This how-to provides some practical information on volunteering
outside the UK, as well as details of websites and publications that can help
you find an opportunity.
Things you'll need
- Time to do some research
- You might need to pay your own expenses so you will need to fundraise before you leave
Look at the different ways to volunteer outside the UK
Volunteering opportunities available in the rest of the world are as diverse as those available in the UK. It’s therefore a good idea to consider very carefully the sort of activity you want to do, your reasons for doing it and the resources available to you before you start looking for an opportunity.
Opportunities arranged from the UK come in a variety of forms, with the most common being
- professional volunteering for at least a year, which typically covers the cost of flights, accommodation and subsistence
- non-professional volunteering for anything from a few weeks to a year, for which volunteers will usually have to fundraise or contribute financially
- time limited fundraising challenges.
It is best to apply well in advance. Not all projects are well organised, so it’s a good idea to find out as much as you can beforehand. If possible, speak with volunteers who have returned from the project to find out how they found it.
It is also possible to travel to a country and then find voluntary work. However, you should check first if your visa allows volunteering and bear in mind that it can take many weeks to be selected onto a volunteer programme.
Think through your options carefully
Volunteering overseas can be an extremely rewarding experience, but is not something that should be entered into lightly. There are some things you need to think about before parting with any money.
- Length of time you want to volunteer for.
- Fees - most organisations will ask you to pay an administration fee for arranging the trip for you. Find out what this covers.
- Will you need to organise your own travel, accommodation, food, visas and financing?
- If you want to use particular skills whilst volunteering.
- Do you have any language skills – how will you communicate?
- Insurance – do you need your own insurance?
- Health – will you need vaccinations, how accessible will healthcare be
- whilst you’re away?
You may also want to weigh up the balance between the adventure for
yourself and the contribution you make in another society.
Volunteering abroad may affect your entitlement to certain state benefits on your return to the UK. You can avoid this by making National Insurance
contributions whilst you are away, to find out more visit the HMRC website.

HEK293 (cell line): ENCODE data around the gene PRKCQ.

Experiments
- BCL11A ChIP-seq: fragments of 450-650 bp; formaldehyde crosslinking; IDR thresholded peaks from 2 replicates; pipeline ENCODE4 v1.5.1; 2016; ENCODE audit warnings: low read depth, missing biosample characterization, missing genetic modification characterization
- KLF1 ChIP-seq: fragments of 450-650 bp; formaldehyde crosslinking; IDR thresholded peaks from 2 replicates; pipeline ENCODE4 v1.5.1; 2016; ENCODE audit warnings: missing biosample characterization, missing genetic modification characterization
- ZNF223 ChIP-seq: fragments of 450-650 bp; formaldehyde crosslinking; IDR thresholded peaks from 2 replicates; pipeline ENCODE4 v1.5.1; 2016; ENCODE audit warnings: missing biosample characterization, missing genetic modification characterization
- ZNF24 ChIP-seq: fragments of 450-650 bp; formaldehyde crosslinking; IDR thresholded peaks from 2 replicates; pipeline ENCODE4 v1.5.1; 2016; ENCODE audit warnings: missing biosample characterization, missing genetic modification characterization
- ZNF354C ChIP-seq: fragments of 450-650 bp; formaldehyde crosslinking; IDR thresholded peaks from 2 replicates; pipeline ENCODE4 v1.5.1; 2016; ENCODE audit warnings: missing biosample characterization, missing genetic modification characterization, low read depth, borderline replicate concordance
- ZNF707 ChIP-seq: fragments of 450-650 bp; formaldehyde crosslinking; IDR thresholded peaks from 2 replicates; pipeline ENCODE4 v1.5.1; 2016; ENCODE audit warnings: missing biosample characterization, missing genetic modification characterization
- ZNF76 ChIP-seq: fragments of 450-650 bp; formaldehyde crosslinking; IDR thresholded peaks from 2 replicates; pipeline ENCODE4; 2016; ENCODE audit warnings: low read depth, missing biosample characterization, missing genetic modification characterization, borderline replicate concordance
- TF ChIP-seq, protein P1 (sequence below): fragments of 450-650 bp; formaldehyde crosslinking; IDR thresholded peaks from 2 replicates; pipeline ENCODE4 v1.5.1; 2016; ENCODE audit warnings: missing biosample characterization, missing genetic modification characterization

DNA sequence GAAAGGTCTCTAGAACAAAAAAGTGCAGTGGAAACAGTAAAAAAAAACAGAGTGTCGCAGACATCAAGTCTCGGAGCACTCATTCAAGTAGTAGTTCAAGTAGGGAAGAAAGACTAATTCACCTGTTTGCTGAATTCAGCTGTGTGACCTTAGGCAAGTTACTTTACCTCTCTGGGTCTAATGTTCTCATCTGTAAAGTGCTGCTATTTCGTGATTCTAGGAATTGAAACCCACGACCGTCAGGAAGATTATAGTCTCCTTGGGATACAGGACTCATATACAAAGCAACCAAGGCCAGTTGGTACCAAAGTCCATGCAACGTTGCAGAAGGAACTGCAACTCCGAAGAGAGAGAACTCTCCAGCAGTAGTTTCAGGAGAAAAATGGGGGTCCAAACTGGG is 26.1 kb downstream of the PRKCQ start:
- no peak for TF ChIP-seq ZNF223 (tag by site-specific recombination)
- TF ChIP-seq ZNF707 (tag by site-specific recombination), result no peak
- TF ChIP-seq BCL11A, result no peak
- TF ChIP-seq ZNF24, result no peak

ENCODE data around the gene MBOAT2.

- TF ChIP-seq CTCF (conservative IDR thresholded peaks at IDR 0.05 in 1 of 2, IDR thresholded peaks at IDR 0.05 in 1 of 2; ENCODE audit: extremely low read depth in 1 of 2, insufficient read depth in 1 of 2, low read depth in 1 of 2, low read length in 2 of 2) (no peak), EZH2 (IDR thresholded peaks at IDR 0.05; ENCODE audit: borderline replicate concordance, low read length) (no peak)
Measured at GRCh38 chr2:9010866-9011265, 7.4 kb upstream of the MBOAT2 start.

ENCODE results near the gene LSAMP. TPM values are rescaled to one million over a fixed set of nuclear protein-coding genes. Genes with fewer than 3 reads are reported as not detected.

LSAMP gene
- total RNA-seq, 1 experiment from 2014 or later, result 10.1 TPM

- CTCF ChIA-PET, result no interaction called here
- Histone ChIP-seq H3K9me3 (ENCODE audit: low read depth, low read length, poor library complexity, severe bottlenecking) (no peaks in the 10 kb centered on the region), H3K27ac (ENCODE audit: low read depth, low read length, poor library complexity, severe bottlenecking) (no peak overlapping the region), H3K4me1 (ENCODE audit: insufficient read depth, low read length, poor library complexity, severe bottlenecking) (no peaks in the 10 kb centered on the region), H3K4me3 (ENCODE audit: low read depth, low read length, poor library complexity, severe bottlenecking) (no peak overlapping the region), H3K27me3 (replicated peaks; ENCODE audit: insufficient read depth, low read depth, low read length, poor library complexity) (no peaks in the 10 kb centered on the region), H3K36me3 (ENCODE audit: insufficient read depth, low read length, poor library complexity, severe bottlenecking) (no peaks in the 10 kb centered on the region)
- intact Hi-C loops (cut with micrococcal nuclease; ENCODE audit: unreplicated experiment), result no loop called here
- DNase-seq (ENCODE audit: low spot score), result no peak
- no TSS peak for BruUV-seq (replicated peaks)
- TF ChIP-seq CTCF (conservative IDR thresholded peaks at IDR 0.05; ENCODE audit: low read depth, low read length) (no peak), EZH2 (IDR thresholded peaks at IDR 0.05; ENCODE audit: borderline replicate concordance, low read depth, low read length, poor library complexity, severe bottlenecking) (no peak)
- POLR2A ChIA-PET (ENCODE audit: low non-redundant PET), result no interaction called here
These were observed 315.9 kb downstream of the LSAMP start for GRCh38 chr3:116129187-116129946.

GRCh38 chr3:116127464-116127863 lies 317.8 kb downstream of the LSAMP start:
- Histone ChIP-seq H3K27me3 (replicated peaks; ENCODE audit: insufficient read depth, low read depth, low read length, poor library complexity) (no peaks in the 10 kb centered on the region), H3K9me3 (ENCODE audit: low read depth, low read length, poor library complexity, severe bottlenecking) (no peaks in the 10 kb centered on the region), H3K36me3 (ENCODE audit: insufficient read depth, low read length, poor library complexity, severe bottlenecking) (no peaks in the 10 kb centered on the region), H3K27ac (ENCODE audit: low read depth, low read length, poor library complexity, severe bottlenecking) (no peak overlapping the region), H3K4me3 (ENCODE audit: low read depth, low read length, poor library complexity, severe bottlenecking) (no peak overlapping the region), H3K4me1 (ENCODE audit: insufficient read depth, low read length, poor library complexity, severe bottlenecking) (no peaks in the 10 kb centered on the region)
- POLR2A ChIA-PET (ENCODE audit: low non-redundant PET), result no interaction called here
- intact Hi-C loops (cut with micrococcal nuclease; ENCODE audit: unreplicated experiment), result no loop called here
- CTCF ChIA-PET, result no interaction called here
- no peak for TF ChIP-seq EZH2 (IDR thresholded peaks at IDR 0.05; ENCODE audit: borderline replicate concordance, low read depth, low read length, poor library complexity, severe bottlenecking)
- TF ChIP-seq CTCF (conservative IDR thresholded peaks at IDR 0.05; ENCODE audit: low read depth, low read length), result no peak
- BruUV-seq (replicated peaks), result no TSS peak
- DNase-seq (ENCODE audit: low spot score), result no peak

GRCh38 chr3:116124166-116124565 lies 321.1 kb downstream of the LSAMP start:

Check out the organisation you might volunteer with
It is important that you check out any organisation thoroughly before handing over any money or leaving the country. Ask if you can be put in touch with people who have been on the organisation’s projects before. If possible, try to speak in person with someone who has volunteered with them rather than simply trusting testimonials. Many organisations have ambassador or alumni schemes which visit trade fairs, schools or student unions to talk about their experiences.
Consider insurance issues such as whether you will need your own travel insurance, whether the organisation’s insurance will cover you for the kind of work that you will be doing, and what would happen if you needed to get back to the UK before completing the placement.
Spend some time researching the country that you want to go to, and don’t forget to check out the political situation, details of any visas or vaccinations you’ll require as this will help you plan for your trip and ensure that you’re properly equipped when you get there.
The Ethical Tourism website offers advice & information for people who are interested in international volunteering and want to make sure that what they do is of value to themselves and the people they work with.
Raising the money
Unless you have savings or will be doing paid work overseas, you are likely to have to raise some or all of your own expenses before you go. You don't
necessarily have to be put off an overseas placement simply by the cost; if it is what you really want to do, there are ways of raising the money.
If approaching grant-making organisations, or businesses to sponsor you, do some research before getting in touch. Local contacts may work better; for instance, you could contact the local branch of the Lions, Rotary Club or
Round Table to find out if they can help. If there is a local newspaper where you live, they might be willing to write a short article about your trip. Often a local approach such as this can be far more fruitful than approaching larger organisations.
There are numerous ideas for fundraising. For instance, you could organise a club night, a dinner, a sponsored walk or swim.
Websites like www.justgiving.com can help you gain sponsorship and give
you some ideas. The organisation you want to volunteer with may also help
you raise the funds you need.
Have a look at the Do-it section on volunteering overseas.
The United Nations Volunteers (UNV) programme is the UN organization that contributes to peace and development through volunteerism worldwide.
VSO offers international volunteering opportunities in more than 30 developing countries in Africa and Asia.
WorldWide Volunteering (WWV) maintains an online database of over 3,000 organisations with more than 1.9 million volunteer placements each year.
Idealist has a database with thousands of worldwide volunteering opportunities.